How the Old Craft of Macramé Has Been Renewed by Contemporary Designers

Words by The Folklore Team

“I’ve always loved macramé. A good friend of mine does macrame in Australia but we have some artisans who do macrame here in Lagos. I was actually shocked by that because I didn’t realize that, but it’s a craft that can be learnt online, so a lot of people have picked that up here – not many but there’s a handful,” says Shekudo founder and designer Akudo Iheakanwa. When she wanted to experiment and include a new textural element to her SS21 “Odo mmiri ya” collection, she decided to go for the age-old craft. The result was the yellow Thandi tote bag, a standout accessory from the collection.

Macramé has recently seen a resurgence, after enjoying some popularity in the 1970s, used across interior design for home accessories and craft projects. Originating as decorative finishes to garment hems, attributed to Arabic and Chinese cultures, macramé is a form of ornamental knotting that dates back to 15th century AD. The art of macramé is practiced by many people around the world, including in Africa. It has enjoyed popularity across many periods in history, from the Victorian Era, the 1970s, and today.

It’s one of many handicraft skills that have been embraced by young African designers, bringing old manufacturing techniques into a contemporary era. Today, brands such as Shekudo, Orange Culture and Fruché employ local artisans who weave colorful pieces of cord by hand into tote bags, tops, accessories and more.

Inspired by the fishing nets that are frequently seen along the Nigerian coast, Fruché’s AW22 “See Finish” collection includes pieces that have been handcrafted from start to finish using cotton poly rope, which provides a soft and lightweight handle. The free-form nature of the craft means it can be easily used to create custom styles in a variety of patterns and colors.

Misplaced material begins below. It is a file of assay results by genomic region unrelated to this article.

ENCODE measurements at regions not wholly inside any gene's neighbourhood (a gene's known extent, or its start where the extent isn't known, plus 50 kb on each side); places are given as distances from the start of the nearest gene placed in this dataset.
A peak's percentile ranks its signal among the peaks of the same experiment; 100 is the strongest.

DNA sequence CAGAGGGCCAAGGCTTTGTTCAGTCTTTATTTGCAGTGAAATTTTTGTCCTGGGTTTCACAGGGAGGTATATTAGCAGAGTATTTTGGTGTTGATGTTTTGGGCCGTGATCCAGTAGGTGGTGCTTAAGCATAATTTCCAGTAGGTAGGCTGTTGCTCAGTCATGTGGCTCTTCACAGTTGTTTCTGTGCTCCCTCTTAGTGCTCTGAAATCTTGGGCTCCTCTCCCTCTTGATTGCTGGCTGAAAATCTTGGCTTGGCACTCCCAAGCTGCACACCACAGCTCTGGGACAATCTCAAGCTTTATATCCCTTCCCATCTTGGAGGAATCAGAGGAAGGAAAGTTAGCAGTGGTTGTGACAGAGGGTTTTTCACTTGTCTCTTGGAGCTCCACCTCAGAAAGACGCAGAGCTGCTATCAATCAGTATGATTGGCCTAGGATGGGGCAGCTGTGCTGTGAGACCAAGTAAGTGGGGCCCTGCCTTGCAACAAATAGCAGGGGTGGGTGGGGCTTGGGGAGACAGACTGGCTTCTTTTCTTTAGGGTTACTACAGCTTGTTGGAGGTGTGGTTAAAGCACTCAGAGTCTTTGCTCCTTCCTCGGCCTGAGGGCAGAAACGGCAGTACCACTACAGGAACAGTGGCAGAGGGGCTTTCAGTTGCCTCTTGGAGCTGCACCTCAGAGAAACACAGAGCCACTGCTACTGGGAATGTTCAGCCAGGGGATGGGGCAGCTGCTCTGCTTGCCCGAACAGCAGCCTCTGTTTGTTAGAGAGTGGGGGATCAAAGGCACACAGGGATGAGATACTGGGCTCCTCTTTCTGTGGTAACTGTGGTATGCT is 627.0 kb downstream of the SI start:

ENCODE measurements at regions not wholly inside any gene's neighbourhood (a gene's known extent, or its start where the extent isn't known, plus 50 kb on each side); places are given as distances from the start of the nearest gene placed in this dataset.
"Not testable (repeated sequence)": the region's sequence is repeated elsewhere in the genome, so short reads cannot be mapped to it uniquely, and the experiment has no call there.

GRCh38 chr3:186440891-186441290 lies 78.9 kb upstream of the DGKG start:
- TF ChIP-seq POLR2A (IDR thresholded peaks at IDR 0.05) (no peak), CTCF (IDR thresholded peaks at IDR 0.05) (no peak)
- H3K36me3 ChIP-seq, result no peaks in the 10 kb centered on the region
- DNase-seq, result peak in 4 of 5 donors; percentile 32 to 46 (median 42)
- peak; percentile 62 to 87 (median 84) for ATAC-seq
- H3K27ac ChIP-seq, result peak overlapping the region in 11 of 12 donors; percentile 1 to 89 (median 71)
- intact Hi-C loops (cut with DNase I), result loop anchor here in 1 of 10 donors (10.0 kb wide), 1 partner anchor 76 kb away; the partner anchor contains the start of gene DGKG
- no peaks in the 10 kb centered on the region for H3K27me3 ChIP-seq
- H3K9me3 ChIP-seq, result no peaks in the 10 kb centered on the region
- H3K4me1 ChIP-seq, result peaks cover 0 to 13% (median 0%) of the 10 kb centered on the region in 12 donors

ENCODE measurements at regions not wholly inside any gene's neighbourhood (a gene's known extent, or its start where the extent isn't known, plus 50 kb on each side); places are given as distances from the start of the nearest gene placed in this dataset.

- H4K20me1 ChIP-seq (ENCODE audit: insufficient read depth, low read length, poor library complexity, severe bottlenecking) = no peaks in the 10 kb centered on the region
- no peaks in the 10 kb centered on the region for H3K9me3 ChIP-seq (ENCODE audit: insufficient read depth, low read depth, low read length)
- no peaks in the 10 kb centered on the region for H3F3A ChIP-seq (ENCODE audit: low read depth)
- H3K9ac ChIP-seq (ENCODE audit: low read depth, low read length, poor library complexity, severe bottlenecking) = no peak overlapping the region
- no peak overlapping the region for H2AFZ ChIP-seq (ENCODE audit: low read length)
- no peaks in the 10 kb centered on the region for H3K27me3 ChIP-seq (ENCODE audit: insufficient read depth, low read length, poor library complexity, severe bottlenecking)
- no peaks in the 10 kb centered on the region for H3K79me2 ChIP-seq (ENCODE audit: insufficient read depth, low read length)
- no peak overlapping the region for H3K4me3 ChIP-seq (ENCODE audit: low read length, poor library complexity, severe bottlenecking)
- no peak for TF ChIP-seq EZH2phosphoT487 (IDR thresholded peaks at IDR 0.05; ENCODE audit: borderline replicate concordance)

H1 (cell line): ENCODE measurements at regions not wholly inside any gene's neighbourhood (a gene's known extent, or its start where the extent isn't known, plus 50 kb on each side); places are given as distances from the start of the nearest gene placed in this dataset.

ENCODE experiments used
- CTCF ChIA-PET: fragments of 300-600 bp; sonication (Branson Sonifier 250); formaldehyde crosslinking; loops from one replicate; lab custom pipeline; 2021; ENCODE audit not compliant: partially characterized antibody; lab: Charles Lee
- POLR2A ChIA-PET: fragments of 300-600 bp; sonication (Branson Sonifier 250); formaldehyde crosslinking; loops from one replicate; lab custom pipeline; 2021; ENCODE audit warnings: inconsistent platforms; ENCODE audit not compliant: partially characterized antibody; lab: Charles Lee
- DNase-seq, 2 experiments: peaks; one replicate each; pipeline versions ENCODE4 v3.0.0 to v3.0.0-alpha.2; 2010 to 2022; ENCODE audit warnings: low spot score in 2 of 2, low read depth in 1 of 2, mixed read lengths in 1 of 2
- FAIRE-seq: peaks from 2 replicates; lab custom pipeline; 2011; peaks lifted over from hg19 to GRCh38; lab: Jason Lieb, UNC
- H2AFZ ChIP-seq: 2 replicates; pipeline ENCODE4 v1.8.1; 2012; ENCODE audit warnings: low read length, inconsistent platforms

While the craft of macramé is steadily growing in popularity, it is practiced by only a handful of artisans in Nigeria. One of them is Omonigho, a Lagos-based studio that specializes in macramé craft. Because it is done completely by hand, each woven piece ends up being unique, which is part of the appeal for young designers today.

It’s also another way to support local artisans who don’t make a lot of money from their handiwork. Indigenous craft, such as macramé weaving, aso oke, and adiré dyeing are usually practiced by women, which means they are considered low-skilled work and don’t bring in much revenue. But when local weavers are employed to create unique designs for fashion collections, the influx of steady work contributes to a collaborative and sustainable ecosystem that drives the local economy.

Macramé has also proven to be a sustainable solution to the waste generated from the fashion and creative industry. The artisans at Omonigho frequently use leftover rope from other projects to create one-off pieces.

While the craft of macramé is easy to learn, thanks to books and YouTube videos, Mrs Juliet at Omonigho Studio has recently partnered with Orange Mentorship, the education initiative for young entrepreneurs by Orange Culture founder Adebayo Oke-Lawal, to conduct teaching sessions in the craft. The program’s Macramé 101 session provides valuable skills that cannot be gleaned from a page or a screen.

But the most valuable thing about macramé, beyond the talented people who produce it, is how the simplicity of an often overlooked craft can create a statement piece that embodies both ethical and sustainable practice. “There are so many ways to make a statement but for me, one thing I can do is create beautiful pieces that women can wear and be like, Yeah, this item is made in Nigeria, it’s really fun, it’s vibrant, and it’s a weaving tradition that is over 600 years old,” Iheankanwa says.

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